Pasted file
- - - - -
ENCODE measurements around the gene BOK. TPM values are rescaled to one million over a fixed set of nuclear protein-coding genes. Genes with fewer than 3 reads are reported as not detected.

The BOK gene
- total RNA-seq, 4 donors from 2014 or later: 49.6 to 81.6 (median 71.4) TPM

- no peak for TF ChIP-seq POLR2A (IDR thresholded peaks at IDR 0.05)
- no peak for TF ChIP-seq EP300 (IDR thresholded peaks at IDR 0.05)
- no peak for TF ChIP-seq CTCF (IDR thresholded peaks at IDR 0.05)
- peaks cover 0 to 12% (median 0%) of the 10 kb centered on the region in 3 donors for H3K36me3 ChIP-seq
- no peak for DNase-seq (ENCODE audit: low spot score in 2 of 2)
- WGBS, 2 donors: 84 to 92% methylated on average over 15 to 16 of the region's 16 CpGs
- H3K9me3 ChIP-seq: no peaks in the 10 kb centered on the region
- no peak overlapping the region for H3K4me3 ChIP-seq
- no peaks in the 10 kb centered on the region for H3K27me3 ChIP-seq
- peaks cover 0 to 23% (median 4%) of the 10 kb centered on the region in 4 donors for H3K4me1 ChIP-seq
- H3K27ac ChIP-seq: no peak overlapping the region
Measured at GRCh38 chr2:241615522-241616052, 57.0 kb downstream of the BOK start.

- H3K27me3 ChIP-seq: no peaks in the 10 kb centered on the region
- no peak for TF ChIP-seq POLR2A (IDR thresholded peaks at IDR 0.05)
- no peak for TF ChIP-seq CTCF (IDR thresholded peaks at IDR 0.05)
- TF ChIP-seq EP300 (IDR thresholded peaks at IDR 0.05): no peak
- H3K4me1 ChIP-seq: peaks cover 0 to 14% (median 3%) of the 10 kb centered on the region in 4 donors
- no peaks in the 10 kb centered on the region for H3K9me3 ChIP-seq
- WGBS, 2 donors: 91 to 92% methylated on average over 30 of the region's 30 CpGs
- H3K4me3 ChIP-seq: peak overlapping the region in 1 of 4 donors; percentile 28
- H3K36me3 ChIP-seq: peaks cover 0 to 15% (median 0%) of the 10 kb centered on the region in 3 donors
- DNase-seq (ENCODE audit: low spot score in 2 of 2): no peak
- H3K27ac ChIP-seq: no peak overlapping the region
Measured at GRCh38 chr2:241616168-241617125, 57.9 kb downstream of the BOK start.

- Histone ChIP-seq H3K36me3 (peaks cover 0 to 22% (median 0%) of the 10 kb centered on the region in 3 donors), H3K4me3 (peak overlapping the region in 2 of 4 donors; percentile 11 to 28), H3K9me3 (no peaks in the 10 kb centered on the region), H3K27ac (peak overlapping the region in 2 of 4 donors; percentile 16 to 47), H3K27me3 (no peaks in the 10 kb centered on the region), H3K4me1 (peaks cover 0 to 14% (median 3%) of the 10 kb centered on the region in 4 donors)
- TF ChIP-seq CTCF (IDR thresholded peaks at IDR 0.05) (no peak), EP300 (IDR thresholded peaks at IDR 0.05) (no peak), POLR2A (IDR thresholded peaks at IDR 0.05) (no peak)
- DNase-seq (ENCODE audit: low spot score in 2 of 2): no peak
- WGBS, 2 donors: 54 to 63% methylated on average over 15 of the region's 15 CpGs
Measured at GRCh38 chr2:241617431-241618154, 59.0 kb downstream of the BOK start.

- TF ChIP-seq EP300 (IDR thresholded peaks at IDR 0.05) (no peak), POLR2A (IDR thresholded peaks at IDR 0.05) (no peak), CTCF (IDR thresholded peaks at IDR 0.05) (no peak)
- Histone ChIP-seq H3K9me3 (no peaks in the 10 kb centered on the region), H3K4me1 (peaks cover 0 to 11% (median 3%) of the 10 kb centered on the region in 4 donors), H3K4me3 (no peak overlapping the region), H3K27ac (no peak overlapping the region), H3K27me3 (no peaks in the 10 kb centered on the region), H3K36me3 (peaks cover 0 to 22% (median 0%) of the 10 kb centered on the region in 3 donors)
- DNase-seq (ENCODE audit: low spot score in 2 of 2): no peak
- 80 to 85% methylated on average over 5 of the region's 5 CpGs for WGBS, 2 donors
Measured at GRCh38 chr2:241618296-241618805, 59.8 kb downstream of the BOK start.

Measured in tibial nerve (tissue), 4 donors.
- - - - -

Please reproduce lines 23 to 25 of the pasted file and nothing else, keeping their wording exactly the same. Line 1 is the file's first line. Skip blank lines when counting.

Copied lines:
- H3K4me3 ChIP-seq: peak overlapping the region in 1 of 4 donors; percentile 28
- H3K36me3 ChIP-seq: peaks cover 0 to 15% (median 0%) of the 10 kb centered on the region in 3 donors
- DNase-seq (ENCODE audit: low spot score in 2 of 2): no peak